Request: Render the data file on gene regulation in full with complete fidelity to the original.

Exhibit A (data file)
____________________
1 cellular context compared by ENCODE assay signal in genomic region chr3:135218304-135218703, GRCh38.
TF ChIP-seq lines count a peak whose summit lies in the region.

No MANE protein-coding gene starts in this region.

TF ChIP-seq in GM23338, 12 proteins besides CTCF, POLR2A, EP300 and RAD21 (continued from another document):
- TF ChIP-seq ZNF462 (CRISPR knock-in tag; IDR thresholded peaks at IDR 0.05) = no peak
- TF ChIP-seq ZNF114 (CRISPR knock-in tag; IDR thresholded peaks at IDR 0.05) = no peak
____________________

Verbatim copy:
1 cellular context compared by ENCODE assay signal in genomic region chr3:135218304-135218703, GRCh38.
TF ChIP-seq lines count a peak whose summit lies in the region.

No MANE protein-coding gene starts in this region.

TF ChIP-seq in GM23338, 12 proteins besides CTCF, POLR2A, EP300 and RAD21 (continued from another document):
- TF ChIP-seq ZNF462 (CRISPR knock-in tag; IDR thresholded peaks at IDR 0.05) = no peak
- TF ChIP-seq ZNF114 (CRISPR knock-in tag; IDR thresholded peaks at IDR 0.05) = no peak